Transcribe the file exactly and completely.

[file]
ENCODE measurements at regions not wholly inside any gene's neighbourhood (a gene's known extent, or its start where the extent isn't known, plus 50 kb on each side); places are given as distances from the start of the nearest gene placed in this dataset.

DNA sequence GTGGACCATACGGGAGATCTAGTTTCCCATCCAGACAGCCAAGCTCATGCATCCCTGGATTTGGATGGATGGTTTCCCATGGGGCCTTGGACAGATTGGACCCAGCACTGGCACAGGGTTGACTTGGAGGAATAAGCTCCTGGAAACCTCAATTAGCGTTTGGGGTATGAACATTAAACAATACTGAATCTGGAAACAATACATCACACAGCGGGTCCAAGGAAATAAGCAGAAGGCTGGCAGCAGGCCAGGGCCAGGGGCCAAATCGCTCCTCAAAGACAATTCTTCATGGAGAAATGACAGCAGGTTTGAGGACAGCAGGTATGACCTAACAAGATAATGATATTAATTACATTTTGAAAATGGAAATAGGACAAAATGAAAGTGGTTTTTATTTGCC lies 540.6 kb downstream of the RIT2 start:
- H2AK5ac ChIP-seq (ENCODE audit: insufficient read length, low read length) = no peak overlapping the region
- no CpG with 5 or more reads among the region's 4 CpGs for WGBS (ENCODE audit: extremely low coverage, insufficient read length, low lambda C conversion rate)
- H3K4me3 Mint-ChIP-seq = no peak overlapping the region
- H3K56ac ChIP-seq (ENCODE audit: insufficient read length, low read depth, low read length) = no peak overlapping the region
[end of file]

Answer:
ENCODE measurements at regions not wholly inside any gene's neighbourhood (a gene's known extent, or its start where the extent isn't known, plus 50 kb on each side); places are given as distances from the start of the nearest gene placed in this dataset.

DNA sequence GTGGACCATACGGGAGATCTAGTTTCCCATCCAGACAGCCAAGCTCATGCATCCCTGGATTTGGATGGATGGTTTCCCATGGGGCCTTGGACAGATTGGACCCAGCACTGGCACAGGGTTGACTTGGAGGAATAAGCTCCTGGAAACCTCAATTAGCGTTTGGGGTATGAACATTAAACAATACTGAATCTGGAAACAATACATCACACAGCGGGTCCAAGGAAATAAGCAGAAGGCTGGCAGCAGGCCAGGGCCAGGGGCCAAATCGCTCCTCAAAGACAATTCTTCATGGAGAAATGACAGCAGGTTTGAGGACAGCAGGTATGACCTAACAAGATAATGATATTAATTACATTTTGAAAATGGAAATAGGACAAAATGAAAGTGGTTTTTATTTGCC lies 540.6 kb downstream of the RIT2 start:
- H2AK5ac ChIP-seq (ENCODE audit: insufficient read length, low read length) = no peak overlapping the region
- no CpG with 5 or more reads among the region's 4 CpGs for WGBS (ENCODE audit: extremely low coverage, insufficient read length, low lambda C conversion rate)
- H3K4me3 Mint-ChIP-seq = no peak overlapping the region
- H3K56ac ChIP-seq (ENCODE audit: insufficient read length, low read depth, low read length) = no peak overlapping the region